Outside the Orpheus, which
is wonderfully remote and windy. At night, it's silent like you just don't
get in the city (oh, apart from the thunderstorm we had overnight). Stefan
and Lisa decided to call it a day and get a lift with Ned to the nearest
station, so we pedalled on somewhat depleted. It got hilly...
I think this was the climb
out of Hebden Bridge. The rest of the group had to get used to waiting
for me: I was twiddling up the steep ones in a 10" bottom gear (thanks
in part to a Mountain-Drive, of which more later). When I did turn up,
the trike was popular for sitting on as you eat your snacks... it looks
very wet in the pictures, but we only actually got rained on a few times.
We stayed B&B one night near Oldham, and then stopped at Earby Youth
Hostel (a nice, small hostel).
The roads got steeper and more remote as we crossed the Pennines... incidentally, the luggage on the trike is mounted on the superb Ostrad carrier rack, which I'd fitted hurridly a few days before we left.
Also just fitted the day
before leaving was a Mountain-Drive
bottom-bracket gearbox. It normally lives on the S-327, but it seemed like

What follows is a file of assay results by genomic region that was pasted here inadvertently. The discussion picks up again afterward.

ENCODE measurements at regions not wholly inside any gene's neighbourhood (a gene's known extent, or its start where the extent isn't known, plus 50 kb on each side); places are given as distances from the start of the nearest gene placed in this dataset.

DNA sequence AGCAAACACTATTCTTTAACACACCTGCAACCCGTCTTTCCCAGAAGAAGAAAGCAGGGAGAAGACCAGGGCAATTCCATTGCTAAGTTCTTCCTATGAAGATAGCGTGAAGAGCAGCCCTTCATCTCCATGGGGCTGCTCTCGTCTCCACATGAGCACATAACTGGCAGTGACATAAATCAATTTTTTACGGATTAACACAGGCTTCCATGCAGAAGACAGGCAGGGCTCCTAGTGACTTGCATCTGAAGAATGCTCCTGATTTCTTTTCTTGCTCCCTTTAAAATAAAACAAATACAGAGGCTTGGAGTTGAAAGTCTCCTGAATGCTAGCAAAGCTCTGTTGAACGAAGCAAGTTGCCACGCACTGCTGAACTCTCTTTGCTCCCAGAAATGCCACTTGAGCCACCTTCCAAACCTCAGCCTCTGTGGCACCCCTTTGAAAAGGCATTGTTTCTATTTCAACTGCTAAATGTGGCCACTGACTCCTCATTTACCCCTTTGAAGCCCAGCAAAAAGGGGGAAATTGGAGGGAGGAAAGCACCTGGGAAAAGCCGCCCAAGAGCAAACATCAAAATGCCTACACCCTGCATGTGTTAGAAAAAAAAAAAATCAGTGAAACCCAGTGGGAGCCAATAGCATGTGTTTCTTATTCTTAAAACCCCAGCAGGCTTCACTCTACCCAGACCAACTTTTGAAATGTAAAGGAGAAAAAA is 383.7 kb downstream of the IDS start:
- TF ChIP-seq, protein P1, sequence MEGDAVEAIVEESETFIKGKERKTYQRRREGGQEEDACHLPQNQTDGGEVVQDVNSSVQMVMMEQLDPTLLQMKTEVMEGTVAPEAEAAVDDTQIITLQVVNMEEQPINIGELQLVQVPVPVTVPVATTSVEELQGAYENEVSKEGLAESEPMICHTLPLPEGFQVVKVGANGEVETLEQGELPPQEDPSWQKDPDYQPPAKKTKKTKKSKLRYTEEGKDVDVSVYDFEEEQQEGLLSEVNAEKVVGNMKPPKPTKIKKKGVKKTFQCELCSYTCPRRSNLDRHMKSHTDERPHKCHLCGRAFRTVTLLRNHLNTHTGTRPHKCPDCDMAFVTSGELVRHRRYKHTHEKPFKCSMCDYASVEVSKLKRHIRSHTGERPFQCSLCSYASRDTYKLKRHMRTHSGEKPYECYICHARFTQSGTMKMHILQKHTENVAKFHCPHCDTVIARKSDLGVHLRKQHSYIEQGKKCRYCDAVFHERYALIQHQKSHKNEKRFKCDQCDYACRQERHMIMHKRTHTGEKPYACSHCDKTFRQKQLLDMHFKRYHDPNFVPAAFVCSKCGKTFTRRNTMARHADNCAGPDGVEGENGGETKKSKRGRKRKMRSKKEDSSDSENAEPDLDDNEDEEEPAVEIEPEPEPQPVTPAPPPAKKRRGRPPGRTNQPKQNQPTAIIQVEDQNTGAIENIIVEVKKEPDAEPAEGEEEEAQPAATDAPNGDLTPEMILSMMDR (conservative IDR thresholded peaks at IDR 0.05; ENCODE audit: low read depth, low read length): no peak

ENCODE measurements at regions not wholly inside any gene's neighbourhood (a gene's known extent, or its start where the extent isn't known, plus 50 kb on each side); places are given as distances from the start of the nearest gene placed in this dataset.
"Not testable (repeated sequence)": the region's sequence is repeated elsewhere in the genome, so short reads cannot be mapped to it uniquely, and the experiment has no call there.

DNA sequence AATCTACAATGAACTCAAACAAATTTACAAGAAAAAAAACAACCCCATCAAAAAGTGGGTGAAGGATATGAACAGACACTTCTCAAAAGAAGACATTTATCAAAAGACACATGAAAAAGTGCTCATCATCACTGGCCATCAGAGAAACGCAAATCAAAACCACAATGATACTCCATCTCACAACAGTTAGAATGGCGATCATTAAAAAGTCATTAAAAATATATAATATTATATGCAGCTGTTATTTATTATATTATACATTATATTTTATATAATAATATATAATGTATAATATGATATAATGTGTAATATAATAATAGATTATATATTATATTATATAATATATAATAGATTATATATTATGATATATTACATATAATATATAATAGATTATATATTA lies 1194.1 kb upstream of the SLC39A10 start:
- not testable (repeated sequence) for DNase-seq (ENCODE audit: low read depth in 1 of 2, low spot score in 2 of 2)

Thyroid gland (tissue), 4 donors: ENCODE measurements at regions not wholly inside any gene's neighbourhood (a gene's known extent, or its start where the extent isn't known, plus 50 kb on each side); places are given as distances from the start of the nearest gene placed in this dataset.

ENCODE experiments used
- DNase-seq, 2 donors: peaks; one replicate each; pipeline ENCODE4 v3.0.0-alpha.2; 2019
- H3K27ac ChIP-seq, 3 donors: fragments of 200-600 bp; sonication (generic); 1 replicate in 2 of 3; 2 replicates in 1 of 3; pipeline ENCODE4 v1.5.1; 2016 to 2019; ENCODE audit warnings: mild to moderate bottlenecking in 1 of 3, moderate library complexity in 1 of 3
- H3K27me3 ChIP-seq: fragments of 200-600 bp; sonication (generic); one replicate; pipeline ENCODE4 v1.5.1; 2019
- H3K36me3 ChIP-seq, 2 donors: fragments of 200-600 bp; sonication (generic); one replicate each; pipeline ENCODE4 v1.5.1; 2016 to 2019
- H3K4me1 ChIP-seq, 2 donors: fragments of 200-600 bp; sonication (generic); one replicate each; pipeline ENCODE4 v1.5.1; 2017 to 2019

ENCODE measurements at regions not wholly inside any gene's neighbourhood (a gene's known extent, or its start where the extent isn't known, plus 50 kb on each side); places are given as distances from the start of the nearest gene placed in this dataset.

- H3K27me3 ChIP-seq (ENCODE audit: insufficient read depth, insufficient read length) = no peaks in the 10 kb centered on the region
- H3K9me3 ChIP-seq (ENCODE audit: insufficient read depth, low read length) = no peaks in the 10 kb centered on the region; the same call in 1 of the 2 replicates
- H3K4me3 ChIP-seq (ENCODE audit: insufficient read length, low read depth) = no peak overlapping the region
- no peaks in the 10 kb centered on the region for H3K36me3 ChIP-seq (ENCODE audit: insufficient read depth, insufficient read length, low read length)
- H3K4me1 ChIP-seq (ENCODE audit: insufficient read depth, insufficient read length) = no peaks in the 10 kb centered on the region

a good way to get some seriously low gears in a hurry. Unfortunately, because
the tandem's front drive is on the left, I had to run it backwards. This
wasn't what it was designed for (I must say that it's generally a top-quality
bit of kit, and has a three-year guarantee). After doing sterling service
across most of the Peninnes it started slipping, first in reduction mode
and then in direct drive. It got really bad, naturally, in about the most
remote bit of moor and with storm-clouds coming up fast behind. Luckily,
Jase had some galvanised wire, and wedging a stone between ring and crank
to stop the ring being pulled sideways too much, we lashed it up solid,
keeping it all together with a cable-tie. This got me to Lancaster, though
pushing a 25" gear up 1 in 7s with the weight of the tandem and luggage
was fairly epic.
Just before we got to Dunsop
Bridge on the approach to the Trough of Bowland, we were stopped by a flock
of sheep. When one eluded the (very skillful) dog, Paul bravely volunteered
to help round it up on his Windcheetah (anyone who has seen Ross Lowell's
latest film will appreciate why we all found this rather amusing)
Right at the top of the Trough of Bowland (a much over-rated hill - steepish, but pretty short) Paul discovered a broken pannier rack. Naturally we all had to pile in and poke at it.
After that it was mostly downhill to Lancaster, where we were all happily reunited with our luggage and with the concept of dossing around for a few days.